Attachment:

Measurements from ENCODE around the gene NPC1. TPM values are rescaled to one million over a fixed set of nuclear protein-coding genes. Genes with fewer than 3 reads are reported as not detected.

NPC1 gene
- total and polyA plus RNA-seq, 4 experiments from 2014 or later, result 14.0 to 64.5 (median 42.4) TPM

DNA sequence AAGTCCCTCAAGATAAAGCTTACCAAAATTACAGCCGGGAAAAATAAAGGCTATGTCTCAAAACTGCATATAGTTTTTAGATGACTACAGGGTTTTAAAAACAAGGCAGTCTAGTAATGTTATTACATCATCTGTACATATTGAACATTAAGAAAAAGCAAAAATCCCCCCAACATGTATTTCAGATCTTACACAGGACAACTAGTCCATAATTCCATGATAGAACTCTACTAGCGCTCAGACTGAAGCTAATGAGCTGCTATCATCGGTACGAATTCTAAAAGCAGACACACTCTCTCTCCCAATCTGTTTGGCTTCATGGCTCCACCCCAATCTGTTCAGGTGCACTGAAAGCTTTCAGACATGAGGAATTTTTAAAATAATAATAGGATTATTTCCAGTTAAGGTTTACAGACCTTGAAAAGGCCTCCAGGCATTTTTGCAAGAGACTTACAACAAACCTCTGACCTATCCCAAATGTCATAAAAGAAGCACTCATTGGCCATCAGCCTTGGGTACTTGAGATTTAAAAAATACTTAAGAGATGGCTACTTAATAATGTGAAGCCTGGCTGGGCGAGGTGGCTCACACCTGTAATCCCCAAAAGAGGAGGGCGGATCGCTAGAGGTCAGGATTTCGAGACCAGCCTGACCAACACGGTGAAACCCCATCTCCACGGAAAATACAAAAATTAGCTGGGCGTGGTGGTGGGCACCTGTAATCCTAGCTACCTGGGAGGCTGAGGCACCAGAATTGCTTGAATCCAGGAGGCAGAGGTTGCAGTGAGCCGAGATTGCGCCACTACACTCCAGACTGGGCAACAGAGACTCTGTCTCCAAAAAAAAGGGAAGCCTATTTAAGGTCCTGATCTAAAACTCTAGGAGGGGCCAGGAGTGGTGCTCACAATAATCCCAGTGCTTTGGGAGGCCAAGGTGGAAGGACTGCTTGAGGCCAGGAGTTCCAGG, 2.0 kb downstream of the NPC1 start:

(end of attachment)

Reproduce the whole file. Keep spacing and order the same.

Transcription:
Measurements from ENCODE around the gene NPC1. TPM values are rescaled to one million over a fixed set of nuclear protein-coding genes. Genes with fewer than 3 reads are reported as not detected.

NPC1 gene
- total and polyA plus RNA-seq, 4 experiments from 2014 or later, result 14.0 to 64.5 (median 42.4) TPM

DNA sequence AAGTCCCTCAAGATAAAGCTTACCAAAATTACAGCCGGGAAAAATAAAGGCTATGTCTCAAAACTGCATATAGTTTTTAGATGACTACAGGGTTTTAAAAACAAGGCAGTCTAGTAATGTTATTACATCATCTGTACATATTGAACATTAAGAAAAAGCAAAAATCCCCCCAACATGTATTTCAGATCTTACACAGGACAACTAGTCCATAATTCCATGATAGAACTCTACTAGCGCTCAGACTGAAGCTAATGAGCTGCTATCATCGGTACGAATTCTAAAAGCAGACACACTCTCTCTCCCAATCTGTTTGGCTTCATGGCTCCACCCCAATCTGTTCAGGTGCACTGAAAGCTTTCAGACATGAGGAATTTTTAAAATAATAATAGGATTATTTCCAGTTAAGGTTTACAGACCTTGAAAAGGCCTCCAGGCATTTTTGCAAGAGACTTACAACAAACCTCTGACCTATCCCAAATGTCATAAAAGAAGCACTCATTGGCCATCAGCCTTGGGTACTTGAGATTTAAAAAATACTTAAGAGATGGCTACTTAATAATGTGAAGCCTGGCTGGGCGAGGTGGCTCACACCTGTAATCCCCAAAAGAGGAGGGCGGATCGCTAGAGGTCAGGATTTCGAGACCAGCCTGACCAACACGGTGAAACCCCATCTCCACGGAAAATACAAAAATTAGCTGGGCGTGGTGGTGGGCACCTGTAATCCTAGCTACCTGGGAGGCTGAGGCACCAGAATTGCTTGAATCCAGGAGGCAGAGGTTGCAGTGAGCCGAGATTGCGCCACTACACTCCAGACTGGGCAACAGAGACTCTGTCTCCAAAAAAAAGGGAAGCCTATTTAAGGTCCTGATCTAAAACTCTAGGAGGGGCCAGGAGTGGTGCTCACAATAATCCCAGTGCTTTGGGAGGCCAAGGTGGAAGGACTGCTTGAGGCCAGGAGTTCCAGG, 2.0 kb downstream of the NPC1 start: